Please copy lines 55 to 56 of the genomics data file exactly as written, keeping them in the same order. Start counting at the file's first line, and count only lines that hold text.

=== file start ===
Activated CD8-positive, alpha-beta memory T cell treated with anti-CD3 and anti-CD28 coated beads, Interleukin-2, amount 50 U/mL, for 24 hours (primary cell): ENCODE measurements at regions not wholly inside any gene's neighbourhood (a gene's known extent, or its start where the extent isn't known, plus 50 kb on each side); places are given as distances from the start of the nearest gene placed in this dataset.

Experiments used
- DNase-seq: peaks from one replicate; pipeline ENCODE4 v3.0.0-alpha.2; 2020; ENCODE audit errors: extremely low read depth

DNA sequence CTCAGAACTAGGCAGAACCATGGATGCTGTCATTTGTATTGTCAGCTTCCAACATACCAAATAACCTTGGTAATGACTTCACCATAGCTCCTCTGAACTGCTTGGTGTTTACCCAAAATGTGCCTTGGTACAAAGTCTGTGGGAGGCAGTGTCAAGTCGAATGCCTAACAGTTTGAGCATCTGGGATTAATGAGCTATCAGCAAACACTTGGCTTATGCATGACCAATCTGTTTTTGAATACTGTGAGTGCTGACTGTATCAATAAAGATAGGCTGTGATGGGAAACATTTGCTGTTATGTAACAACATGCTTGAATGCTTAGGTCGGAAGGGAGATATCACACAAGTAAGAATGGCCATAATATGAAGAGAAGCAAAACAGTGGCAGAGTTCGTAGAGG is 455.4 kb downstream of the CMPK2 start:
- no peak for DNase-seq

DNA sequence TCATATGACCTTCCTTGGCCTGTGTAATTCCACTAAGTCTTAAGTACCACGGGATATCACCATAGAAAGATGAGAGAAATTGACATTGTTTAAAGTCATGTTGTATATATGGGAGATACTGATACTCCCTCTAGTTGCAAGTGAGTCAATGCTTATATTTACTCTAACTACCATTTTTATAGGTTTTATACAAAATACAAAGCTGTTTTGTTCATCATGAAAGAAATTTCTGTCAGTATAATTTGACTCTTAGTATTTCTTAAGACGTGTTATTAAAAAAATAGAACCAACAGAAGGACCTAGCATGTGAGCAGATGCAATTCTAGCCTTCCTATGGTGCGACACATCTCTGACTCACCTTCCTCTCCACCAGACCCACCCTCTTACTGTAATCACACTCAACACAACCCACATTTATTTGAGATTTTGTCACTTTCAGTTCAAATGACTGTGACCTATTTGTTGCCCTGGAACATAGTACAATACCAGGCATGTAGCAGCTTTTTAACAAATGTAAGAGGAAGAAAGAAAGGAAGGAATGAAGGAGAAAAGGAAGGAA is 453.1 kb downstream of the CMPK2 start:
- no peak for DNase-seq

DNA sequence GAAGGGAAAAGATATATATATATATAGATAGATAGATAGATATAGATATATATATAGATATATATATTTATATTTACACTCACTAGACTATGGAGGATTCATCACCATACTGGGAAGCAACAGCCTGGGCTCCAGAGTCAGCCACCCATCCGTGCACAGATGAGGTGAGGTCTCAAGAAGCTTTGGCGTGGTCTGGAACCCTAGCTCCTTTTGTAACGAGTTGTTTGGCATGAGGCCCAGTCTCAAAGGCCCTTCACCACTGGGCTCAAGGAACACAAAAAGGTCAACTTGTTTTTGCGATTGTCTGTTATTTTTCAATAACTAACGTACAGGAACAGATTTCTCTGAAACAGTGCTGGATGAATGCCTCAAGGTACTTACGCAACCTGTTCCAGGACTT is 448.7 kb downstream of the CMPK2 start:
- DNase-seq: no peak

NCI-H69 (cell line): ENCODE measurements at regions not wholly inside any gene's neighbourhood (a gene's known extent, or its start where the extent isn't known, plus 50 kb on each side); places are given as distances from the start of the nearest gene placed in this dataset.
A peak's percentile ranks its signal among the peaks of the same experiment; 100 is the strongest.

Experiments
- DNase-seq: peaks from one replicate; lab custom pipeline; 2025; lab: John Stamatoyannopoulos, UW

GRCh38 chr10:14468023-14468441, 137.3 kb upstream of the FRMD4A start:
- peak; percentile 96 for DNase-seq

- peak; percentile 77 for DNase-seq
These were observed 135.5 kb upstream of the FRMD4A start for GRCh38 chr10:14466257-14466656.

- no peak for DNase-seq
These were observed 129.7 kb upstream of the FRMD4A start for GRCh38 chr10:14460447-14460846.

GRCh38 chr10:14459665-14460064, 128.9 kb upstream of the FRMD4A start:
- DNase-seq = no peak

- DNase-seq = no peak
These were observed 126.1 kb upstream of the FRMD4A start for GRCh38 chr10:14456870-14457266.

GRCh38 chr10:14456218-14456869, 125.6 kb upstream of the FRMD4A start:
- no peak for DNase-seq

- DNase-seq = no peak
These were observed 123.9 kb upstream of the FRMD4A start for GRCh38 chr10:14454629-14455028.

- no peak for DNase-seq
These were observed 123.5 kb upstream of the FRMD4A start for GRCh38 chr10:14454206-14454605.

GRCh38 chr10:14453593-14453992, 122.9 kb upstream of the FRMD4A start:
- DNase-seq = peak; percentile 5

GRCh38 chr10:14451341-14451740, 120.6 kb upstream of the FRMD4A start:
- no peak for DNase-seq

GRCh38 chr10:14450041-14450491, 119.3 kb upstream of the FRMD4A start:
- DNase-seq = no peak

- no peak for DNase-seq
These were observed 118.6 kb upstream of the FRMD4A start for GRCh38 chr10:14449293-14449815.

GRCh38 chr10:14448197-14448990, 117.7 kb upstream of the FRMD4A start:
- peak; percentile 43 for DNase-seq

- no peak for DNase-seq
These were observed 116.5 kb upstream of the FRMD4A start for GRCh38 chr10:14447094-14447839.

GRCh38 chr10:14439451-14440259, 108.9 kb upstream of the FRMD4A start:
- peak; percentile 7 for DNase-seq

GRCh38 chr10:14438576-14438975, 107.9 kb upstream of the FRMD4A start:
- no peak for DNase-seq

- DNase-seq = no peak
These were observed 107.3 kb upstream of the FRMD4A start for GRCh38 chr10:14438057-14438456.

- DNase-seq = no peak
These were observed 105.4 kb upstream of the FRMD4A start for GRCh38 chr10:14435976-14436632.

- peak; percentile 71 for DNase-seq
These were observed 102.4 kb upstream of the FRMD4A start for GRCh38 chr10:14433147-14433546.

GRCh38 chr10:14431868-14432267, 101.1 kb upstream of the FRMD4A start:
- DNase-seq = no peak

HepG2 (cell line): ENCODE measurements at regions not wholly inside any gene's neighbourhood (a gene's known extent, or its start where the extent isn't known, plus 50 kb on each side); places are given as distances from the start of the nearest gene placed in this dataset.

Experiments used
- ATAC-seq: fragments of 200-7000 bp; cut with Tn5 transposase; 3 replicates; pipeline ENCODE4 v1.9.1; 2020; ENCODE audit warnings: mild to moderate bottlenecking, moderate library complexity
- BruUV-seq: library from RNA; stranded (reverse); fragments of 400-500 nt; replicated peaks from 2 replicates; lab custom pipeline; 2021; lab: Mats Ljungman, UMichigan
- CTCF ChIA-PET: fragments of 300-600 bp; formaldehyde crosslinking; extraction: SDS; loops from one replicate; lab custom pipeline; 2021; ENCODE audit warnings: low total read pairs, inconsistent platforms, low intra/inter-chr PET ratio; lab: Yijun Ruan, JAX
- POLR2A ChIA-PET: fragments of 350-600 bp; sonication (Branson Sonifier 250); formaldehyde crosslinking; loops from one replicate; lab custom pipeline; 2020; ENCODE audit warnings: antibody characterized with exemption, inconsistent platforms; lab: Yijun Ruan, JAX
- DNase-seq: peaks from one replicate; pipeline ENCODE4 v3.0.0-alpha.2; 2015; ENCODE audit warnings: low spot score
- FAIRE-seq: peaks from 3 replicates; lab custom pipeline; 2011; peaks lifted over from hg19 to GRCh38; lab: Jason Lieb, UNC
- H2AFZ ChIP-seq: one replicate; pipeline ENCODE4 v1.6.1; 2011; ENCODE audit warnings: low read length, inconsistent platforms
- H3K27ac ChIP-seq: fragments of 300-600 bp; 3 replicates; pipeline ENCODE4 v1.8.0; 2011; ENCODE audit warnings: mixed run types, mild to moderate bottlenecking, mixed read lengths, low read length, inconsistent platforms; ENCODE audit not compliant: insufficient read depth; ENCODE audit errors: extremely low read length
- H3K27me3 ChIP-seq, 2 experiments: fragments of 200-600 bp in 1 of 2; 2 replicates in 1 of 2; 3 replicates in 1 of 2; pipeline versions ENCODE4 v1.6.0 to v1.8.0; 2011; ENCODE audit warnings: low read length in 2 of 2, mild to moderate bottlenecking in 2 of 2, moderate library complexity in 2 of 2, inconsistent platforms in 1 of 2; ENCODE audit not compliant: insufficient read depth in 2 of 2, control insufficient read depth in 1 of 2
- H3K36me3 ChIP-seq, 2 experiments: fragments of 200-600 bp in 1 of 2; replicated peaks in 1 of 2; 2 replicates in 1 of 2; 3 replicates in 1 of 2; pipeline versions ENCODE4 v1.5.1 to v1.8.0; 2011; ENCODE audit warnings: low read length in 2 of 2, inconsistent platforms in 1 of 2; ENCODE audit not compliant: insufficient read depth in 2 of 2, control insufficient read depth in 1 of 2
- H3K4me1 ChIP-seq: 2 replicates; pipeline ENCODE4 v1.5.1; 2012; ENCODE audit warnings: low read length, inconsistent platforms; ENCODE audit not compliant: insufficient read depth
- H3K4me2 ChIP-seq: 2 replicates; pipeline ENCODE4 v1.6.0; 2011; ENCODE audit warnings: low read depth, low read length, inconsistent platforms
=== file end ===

Experiments used
- ATAC-seq: fragments of 200-7000 bp; cut with Tn5 transposase; 3 replicates; pipeline ENCODE4 v1.9.1; 2020; ENCODE audit warnings: mild to moderate bottlenecking, moderate library complexity